USB storage devices
This document describes how to use the popular USB memory sticks with Linux. However, it is also valid for other devices such as digital cameras that act as if they were just a USB storage.
Getting a kernel that supports usb_storage
If you do not use a custom-made kernel, you are ready to go, for all Arch Linux stock kernels are properly configured. If you do use a custom-made kernel, ensure it is compiled with SCSI-Support, SCSI-Disk-Support and usb_storage. If you use the latest udev, you may just plug your device in and the system will automatically load all necessary kernel modules. Older releases of udev would need hotplug installed too. Otherwise, you can do the same thing manually:
# modprobe usb-storage # modprobe sd_mod (only for non SCSI kernels)
Mounting USB memory
After inserting the stick you can mount the device as root with
# mount -t vfat /dev/sda1 /mnt/usbstick
Note: /dev/sda1 is variable. If your hard drive is assigned to /dev/sda1, you'll probably use /dev/sdb1 instead. To find out for sure where your USB device is, search dmesg for /dev/sd*. Use lsusb to verify that your USB device is indeed recognized by the system, if there is an error.
The -t flag specifies the filesystem type. If the device is formatted as fat32 then use the vfat parameter. By default an sdx device is assumed to be formated as fat32, so this option may be omitted.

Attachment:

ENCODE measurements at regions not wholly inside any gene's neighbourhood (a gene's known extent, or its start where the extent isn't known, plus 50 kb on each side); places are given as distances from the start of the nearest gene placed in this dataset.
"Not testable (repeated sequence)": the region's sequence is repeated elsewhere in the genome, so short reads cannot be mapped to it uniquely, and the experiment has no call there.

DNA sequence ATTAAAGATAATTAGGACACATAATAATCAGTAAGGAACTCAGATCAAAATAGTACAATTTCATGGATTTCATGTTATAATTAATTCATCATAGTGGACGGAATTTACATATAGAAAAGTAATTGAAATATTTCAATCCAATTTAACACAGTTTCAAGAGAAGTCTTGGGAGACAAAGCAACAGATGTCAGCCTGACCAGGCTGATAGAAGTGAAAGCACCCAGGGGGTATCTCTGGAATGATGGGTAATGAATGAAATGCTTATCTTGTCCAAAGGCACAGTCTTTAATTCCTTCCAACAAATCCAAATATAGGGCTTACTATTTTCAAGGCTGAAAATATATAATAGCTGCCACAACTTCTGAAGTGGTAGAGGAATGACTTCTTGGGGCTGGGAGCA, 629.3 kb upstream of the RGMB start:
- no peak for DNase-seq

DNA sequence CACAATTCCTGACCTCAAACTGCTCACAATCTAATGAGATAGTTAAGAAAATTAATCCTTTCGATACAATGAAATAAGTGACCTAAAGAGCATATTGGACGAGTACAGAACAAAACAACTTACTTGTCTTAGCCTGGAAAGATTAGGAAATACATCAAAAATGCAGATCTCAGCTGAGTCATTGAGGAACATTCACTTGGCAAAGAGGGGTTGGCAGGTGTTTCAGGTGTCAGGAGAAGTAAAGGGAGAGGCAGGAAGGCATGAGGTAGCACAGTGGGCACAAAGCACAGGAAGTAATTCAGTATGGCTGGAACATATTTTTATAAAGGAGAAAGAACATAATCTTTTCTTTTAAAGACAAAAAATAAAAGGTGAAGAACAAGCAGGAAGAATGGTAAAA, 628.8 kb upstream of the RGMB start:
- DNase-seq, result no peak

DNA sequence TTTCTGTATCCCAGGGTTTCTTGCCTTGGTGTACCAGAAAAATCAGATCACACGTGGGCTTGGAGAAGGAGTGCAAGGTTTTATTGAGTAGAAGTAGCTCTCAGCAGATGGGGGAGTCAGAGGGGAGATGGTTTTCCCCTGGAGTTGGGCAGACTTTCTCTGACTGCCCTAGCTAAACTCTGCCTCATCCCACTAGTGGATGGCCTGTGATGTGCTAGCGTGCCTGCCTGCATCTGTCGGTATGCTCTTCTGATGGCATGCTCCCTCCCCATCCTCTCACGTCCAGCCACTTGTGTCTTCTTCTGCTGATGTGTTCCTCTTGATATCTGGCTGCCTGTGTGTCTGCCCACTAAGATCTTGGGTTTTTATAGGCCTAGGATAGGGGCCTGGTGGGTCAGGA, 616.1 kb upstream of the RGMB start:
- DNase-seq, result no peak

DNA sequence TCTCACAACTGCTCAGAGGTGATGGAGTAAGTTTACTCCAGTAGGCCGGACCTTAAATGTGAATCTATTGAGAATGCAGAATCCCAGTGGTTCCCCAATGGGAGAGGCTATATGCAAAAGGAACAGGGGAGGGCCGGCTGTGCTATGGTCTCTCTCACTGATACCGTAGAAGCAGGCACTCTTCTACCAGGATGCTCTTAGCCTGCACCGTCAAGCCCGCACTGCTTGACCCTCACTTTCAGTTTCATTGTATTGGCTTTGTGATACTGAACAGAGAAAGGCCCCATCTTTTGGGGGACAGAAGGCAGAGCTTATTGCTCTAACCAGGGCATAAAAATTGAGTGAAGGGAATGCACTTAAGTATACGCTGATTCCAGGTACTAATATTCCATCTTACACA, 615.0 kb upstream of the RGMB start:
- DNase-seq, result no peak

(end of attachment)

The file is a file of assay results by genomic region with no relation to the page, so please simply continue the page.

Note: the directory you mount the stick into must exist before you issue the mount command.
Note: If you get an error message "Error org.freedesktop.DBus.Error.AccessDenied.", try adding your user account to the 'storage' group.
Repartitioning the USB memory
Sometimes the stick is separated in up to four partitions, and Linux can't read anything. To fix this you have to repartition the stick with
fdisk. Make sure that there are no files left on the stick (if you used it before in Windows, Mac OS or anywhere else). Type:
# modprobe usb_storage # fdisk /dev/sda
Delete all available partitions (d and partition number), create a new partition with n (I would suggest you use a single partition), press w to write everything and quit.
Create a filesystem on the stick:
# mkfs.vfat /dev/sda1
If you do not have mkfs.vfat on your system then use pacman to install dosfstools:
# pacman -Sy dosfstools
Now you can mount or unmount it as mentioned above.
Mounting the USB stick as normal user
If you want non-root users to be able to mount a USB memory stick, add the following line to your /etc/fstab file:
/dev/sda1 /mnt/usbstick vfat rw,noauto,async,user 0 0
'sda1' with the device name, which the USB disk will probably have.)
Now, any user can mount it with:
$ mount /mnt/usbstick
And unmount it with:
$ umount /mnt/usbstick